Others will say – do not judge! They say that Jesus says, “Judge not!” Stop that. Christ says that we are not to hypocritically judge. Matthew 7:1-5, “Judge not, that you be not judged. 2 “For with what judgment you judge, you will be judged; and with the measure you use, it will be measured back to you. 3 “And why do you look at the speck in your brother’s eye, but do not consider the plank in your own eye? 4 “Or how can you say to your brother, ‘Let me remove the speck from your eye’; and look, a plank is in your own eye? 5 “Hypocrite! First remove the plank from your own eye, and then you will see clearly to remove the speck from your brother’s eye.” Jesus does not just say, “Do not judge.” He explains exactly what He means – do not judge hypocritically. First, take the log out of your own eye so you can see clearly to judge. If you cannot see clearly to judge, then the problem is that you have a log in your eye and it needs to come out. If it is removed from your own eye, then you have clear vision and can see the speck in your brother’s eye. Unfortunately, this is a very abused text where most people will just say, “Judge not!” They simply do not want to be judged, or take the responsibility to do what God has said, which is to be discerning between good and evil. This is judging of the highest order. Rather, they want to wallow in the “judge not” category and throw away the biblical directives of Christ to discern whether trees are good or bad. The point to all this is that Christ has told us that we would know good trees and bad trees. We would know them by their fruits. By what they do, say, act, teach, lead, etc., we will know them. Do you know them? Do you want to know them?
I have to admit, as everyone would, we sometimes judge wrongly. We are sinners and we get our judgments befuddled a bit. Sister Jones, although we may think she is as saved because of her sweet and gentle disposition, is really as lost as they come. And some of the young people in our youth group seem a bit extreme, and we would write them off as unsaved. But God’s grace is sufficient to save them, and so we make judgment calls that are obscure or just plain wrong without have sufficient facts. We think, “That tree looked a little disheveled”, so we write it off right away forgetting that we have sawdust in our eyes. That crosses the line between being discerning and censorious. We must continually remember, if it were not for the grace of God, where would we be? Ephesians 2:8, “For by grace you have been saved through faith, and that not of yourselves; it is the gift of God.” We continually stand in awe at God’s mercy to save us.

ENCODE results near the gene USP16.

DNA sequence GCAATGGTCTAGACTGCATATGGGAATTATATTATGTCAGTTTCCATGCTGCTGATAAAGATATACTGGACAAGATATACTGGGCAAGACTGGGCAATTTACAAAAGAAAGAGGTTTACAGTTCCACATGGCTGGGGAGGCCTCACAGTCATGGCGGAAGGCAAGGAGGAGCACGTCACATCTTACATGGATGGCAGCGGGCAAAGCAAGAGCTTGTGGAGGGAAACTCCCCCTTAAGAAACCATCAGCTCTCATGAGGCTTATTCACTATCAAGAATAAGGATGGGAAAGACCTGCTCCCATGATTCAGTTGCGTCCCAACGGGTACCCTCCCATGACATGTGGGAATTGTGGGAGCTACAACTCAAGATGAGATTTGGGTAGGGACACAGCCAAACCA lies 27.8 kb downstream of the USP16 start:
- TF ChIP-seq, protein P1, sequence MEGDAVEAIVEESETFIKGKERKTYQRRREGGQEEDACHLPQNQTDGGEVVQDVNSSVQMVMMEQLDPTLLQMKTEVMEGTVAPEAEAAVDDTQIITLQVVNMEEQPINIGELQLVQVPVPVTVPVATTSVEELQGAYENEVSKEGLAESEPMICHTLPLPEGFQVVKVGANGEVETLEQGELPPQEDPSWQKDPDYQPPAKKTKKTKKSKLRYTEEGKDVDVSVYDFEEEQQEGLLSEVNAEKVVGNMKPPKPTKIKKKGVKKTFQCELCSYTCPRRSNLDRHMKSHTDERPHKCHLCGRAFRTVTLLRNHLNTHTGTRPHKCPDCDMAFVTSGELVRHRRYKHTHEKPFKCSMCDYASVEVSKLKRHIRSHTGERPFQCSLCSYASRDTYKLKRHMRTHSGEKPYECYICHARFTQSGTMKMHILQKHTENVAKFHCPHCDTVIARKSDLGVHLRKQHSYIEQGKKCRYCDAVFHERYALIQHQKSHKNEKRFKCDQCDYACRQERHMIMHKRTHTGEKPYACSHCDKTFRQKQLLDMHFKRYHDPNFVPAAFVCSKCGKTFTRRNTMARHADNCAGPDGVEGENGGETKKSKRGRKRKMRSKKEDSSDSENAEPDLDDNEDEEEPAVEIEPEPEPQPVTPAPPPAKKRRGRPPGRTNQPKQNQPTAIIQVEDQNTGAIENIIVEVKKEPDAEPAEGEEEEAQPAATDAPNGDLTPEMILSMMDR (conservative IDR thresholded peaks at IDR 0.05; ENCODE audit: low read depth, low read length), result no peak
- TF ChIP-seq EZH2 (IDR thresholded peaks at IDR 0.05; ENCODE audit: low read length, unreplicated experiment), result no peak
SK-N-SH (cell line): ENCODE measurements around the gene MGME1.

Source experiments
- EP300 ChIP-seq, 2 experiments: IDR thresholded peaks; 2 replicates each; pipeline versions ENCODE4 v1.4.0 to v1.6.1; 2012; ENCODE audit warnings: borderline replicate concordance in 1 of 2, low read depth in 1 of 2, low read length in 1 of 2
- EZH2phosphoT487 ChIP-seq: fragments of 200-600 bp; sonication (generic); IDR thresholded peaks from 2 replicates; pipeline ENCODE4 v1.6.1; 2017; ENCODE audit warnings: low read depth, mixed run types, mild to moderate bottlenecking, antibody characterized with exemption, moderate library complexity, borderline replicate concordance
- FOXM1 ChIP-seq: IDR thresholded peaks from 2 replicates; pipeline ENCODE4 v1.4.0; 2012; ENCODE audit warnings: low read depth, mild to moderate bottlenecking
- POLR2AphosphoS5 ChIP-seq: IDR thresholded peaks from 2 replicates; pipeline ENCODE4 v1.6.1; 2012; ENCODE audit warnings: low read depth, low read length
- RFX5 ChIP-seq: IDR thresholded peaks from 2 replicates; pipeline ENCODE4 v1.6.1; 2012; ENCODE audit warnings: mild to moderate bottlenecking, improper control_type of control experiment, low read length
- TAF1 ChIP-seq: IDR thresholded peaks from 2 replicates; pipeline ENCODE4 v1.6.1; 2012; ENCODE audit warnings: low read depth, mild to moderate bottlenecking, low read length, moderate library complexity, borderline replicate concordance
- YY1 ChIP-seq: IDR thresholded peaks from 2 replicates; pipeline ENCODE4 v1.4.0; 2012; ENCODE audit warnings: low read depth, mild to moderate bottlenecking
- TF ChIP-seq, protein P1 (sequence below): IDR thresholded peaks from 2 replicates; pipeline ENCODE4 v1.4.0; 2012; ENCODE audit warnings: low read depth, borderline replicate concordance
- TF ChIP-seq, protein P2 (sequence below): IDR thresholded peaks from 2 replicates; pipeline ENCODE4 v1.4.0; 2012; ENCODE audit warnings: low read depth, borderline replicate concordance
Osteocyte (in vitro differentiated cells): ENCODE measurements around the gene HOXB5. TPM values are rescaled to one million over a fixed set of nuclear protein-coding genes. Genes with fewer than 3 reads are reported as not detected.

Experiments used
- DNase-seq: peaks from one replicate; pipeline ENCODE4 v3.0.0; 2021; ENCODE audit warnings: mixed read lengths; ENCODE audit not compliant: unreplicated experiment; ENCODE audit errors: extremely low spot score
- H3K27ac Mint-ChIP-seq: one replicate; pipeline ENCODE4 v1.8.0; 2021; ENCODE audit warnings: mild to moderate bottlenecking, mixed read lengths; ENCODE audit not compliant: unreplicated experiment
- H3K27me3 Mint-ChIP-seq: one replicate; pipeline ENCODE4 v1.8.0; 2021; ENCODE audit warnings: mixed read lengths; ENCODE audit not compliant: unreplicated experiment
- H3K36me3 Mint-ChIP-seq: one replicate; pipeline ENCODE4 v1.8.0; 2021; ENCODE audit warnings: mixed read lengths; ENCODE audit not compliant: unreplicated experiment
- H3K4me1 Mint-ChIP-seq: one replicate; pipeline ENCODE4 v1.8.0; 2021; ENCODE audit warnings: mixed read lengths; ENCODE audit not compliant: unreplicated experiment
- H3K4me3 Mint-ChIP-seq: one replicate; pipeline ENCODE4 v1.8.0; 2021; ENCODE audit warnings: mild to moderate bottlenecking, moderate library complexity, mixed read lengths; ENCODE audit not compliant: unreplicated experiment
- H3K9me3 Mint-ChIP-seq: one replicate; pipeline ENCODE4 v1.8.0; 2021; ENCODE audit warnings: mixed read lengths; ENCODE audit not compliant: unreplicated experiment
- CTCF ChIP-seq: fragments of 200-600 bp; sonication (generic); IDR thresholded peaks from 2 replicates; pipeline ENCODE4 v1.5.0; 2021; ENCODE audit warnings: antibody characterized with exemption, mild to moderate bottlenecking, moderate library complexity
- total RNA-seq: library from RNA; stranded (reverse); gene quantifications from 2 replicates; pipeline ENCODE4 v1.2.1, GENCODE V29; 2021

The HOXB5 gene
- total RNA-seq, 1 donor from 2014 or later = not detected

On the other hand, there are others in history and throughout history that are abominable men and women. There have been witches, warlocks, Satanists, oppressors, dictators, queens, and the like, who have been more evil than Sleeping Beauty’s Maleficent. We could simply use some of those cartoon characters to prove a point, if they were real. If we had to make a judgment on the eternal destiny of a soul after they died, what would be the determination, say, of the witch in Snow White – is she in heaven or hell? What about the wicked Maleficent? Where would she go? Would you have a problem condemning them to the flames? Why then are so many having such a problem with the death of Hitler, Stalin, Nero, Diocletian, or Pope John Paul II? Christ said that we would know them by their fruits. In our passage at hand, Christ is dealing mainly with false teachers who do signs, miracles and other things that make them stand out with pomp. They are false teachers who are known by their fruit. Christians must test them. These tests can be general and specific. Are they conforming to the true nature of the Christian? Do they love Christ and His commandments? Do they teach the Gospel? Tests are not hard. What Gospel do they preach? False teachers in and out of the church fall prey to some of the simplest tests because they teach a false Gospel. Now, if you are ignorant of the Gospel, then judging here would be guessing. But if you are a Christian who knows his bible, the judging is discerning. We do not judge because we want to judge every soul or think we stand in the place of God. Rather, we judge because every tree is known by its fruit. We can, by Christ’s direction, know good trees and bad trees.
It would be sin for us to simply be censorious. We do not want to walk around like the Pharisees did with a notebook in hand writing down every name that we believe may be going to hell. But on big issues, and important consequences of action, we should be able to make definitive judgments on whether the pagan God-hater or false teacher went to heaven or hell. Christians need a little backbone to stand up and say with conviction that those who preach and teach a false Gospel go to hell. We could speak about Buddha, Krishna, Confucius, or any of the other major cultic religion and find the false prophets abounding. Is hell empty? Or are these people there? Christ said we could tell them by their fruits. Was he lying? Can we be sure? Christians should not be timid to place theology into practice. Matthew 7 is important, among other texts, for the churches well being. Excommunication could never take place unless we knew who was a heretic or a lawless person, and who was not. Paul is very specific about such things when he says in Titus 3:10-11, “Reject a heretic after the first and second admonition, 11 knowing that such a person is warped and sinning, being self-condemned.” Two brief points are to be made on this verse – 1) the Greek aretikos means schismatic, divisive and a follower of false doctrine. It is a man who teaches something that divides the body of Christ from the truth of the Word. They promote heretical doctrine. 2) The word “knowing” is eidow which means to see and perceive. This is not “seeing with the eyes” necessarily. Rather, it is like when someone says to you, “Do you see what I’m saying?” Paul is telling Titus that heretics will be around, they are godless followers of false doctrine, and after two admonitions to repent, you are to have nothing to do with them. Why? Because you know they are self-condemned. What does it mean to be condemned? Condemned by who? Condemned to what? No doubt, this means he is to be expelled from amidst the church and handed over to Satan. He is excommunicated after two admonitions. This is for the well-being of the church, and the glory of God. But no action could ever be taken unless the church knew he was a heretic, sinning, being self-condemned.